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      Dried fish with soy beans and chilli peppers. Delicious.
       

      Stir fried lotus root
       

      Daikon Radish
       

      Rice Paddy Fish Deep Fried in Camellia Oil - wonderful with a smoky flavour, but they are not smoked.
       

      Out of Focus Corn and mixed vegetable
       

      Fried Beans
       

      Steamed Pumpkin
       

      Chicken
       

      Beef with Bitter Melon
       

      Glutinous (Sticky) Rice
       

      Oranges
       

      The juiciest pomelo ever. The area is known for the quality of its pomelos.
       
      After lunch we headed out to explore the tea plantation.
       

       

       

       

       
      Interspersed with the tea plants are these camellia trees, the seeds of which are used to make the Dong people's preferred cooking oil.
       

       
      As we climbed the terraces we could hear singing and then came across this group of women. They are the tea pickers. It isn't tea picking time, but they came out in their traditional costumes to welcome us with their call and response music. They do often sing when picking. They were clearly enjoying themselves.
       

       
      And here they are:
       
       
      After our serenade we headed off again, this time to the east and the most memorable meal of the trip. Coming soon.
       
       
    • By liuzhou
      It sometimes seems likes every town in China has its own special take on noodles. Here in Liuzhou, Guangxi the local dish is Luosifen (螺蛳粉 luó sī fěn).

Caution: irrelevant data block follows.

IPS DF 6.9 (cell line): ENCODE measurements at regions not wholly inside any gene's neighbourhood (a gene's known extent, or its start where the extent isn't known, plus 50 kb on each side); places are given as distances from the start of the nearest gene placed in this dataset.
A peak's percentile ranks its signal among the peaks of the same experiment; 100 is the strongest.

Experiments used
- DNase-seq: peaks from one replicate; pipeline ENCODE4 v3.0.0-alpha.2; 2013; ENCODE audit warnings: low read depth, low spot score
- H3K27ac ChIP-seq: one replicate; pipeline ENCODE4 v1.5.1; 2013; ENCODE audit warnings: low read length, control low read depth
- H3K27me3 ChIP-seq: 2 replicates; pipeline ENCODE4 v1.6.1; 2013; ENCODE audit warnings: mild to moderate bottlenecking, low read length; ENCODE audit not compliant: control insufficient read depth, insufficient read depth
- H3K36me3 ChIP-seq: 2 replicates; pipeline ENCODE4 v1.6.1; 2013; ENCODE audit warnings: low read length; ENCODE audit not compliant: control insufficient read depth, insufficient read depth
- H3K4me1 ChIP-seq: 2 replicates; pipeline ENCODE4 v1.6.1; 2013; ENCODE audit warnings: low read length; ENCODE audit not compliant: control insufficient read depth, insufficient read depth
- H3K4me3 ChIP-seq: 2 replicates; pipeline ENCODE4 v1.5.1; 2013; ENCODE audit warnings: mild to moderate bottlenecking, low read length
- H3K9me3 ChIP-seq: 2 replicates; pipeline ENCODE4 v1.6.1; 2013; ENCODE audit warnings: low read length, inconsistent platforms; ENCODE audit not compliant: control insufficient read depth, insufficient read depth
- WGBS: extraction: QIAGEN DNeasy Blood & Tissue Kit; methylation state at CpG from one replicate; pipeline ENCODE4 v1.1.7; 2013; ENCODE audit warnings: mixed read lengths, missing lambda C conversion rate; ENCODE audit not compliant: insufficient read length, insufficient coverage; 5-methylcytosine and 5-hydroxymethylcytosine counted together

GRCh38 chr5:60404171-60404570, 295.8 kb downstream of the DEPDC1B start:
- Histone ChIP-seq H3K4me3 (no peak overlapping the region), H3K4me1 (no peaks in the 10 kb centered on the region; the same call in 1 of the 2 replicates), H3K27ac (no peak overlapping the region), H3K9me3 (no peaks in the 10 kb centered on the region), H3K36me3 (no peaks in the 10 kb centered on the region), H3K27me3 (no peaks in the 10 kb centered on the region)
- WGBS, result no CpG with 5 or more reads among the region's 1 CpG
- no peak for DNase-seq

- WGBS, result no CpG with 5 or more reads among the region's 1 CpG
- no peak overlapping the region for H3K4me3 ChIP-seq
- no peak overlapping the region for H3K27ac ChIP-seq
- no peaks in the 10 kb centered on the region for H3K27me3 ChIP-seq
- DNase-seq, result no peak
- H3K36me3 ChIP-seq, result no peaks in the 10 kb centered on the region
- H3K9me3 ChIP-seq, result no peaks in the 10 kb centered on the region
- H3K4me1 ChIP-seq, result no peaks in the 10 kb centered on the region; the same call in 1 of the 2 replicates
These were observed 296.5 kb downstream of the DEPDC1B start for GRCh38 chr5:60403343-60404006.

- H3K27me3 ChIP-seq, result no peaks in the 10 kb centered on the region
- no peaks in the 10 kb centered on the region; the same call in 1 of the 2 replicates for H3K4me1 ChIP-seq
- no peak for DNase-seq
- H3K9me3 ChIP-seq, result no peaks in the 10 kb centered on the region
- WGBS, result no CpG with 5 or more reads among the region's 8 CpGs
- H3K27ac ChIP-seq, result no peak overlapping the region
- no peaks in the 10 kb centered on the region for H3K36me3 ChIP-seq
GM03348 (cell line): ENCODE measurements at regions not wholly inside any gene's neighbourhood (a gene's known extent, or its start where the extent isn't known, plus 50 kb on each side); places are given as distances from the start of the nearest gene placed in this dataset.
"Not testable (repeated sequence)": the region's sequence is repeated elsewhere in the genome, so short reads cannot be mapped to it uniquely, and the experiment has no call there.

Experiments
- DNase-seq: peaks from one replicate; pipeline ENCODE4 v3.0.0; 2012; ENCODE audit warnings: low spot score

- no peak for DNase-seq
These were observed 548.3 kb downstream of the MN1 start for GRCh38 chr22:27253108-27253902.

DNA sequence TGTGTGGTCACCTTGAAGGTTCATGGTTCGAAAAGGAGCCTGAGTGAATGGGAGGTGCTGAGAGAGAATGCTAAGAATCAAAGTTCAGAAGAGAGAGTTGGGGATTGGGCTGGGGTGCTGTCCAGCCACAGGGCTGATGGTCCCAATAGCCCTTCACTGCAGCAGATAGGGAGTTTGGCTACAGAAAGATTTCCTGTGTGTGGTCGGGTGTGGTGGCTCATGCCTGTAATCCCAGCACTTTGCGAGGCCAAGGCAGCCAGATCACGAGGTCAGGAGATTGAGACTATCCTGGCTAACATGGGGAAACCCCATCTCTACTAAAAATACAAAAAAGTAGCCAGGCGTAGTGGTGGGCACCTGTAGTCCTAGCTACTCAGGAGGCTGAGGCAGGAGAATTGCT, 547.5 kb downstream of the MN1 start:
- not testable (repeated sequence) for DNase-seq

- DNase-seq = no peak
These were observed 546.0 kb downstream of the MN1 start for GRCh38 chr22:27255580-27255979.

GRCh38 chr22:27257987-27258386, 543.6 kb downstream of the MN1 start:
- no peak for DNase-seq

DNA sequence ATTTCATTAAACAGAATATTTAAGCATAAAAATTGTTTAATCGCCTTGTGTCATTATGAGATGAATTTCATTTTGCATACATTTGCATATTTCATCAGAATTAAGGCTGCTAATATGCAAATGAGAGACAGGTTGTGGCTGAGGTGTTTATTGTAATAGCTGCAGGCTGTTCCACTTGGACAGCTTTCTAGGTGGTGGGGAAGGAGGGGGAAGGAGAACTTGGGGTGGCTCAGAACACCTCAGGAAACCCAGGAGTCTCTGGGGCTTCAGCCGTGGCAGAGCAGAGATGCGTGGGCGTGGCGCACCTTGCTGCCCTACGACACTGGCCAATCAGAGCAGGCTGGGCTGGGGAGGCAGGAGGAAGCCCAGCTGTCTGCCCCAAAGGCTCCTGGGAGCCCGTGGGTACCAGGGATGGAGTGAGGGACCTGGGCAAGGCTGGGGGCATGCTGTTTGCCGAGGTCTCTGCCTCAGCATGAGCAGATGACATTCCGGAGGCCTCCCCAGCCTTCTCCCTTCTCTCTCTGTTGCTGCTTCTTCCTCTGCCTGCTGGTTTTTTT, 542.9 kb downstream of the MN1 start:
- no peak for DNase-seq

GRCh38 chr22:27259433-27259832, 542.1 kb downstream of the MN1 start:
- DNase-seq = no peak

It is a dish of rice noodles served in a very spicy stock made from the local river snails and pig bones which are stewed for hours with black cardamom, fennel seed, dried tangerine peel, cassia bark, cloves, pepper, bay leaf, licorice root, sand ginger, and star anise. Various pickled vegetables, dried tofu skin, fresh green vegetables, peanuts and loads of chilli are then usually added. Few restaurants ever reveal their precise recipe, so this is tentative. Luosifen is only really eaten in small restaurants and roadside stalls. I've never heard of anyone making it at home.
       
      In order to promote tourism to the city, the local government organised a food festival featuring an event named "10,000 people eat luosifen together." (In Chinese 10,000 often just means "many".)
       
      10,000 people (or a lot of people anyway) gathered at Liuzhou International Convention and Exhibition Centre for the grand Liuzhou luosifen eat-in. Well, they gathered in front of the centre – the actual centre is a bleak, unfinished, deserted shell of a building. I disguised myself as a noodle and joined them. 10,001.
       

       
      The vast majority of the 10,000 were students from the local colleges who patiently and happily lined up to be seated. Hey, mix students and free food – of course they are happy.
       

       
      Each table was equipped with a basket containing bottled water, a thermos flask of hot water, paper bowls, tissues etc. And most importantly, a bunch of Luosifen caps. These read “万人同品螺蛳粉” which means “10,000 people together enjoy luosifen”
       

       
      Yep, that is the soup pot! 15 meters in diameter and holding eleven tons of stock. Full of snails and pork bones, spices etc. Chefs delicately added ingredients to achieve the precise, subtle taste required.
       

       
      Noodles were distributed, soup added and dried ingredients incorporated then there was the sound of 10,000 people slurping.
       

      Surrounding the luosifen eating area were several stalls selling different goodies. Lamb kebabs (羊肉串) seemed most popular, but there was all sorts of food. Here are few of the delights on offer.
       

      Whole roast lamb or roast chicken
       

      Lamb Kebabs
       

      Kebab spice mix – Cumin, chilli powder, salt and MSG
       

      Kebab stall
       

      Crab
       

      Different crab
       

      Sweet sticky rice balls
       

      Things on sticks
       

      Grilled scorpions
       

      Pig bones and bits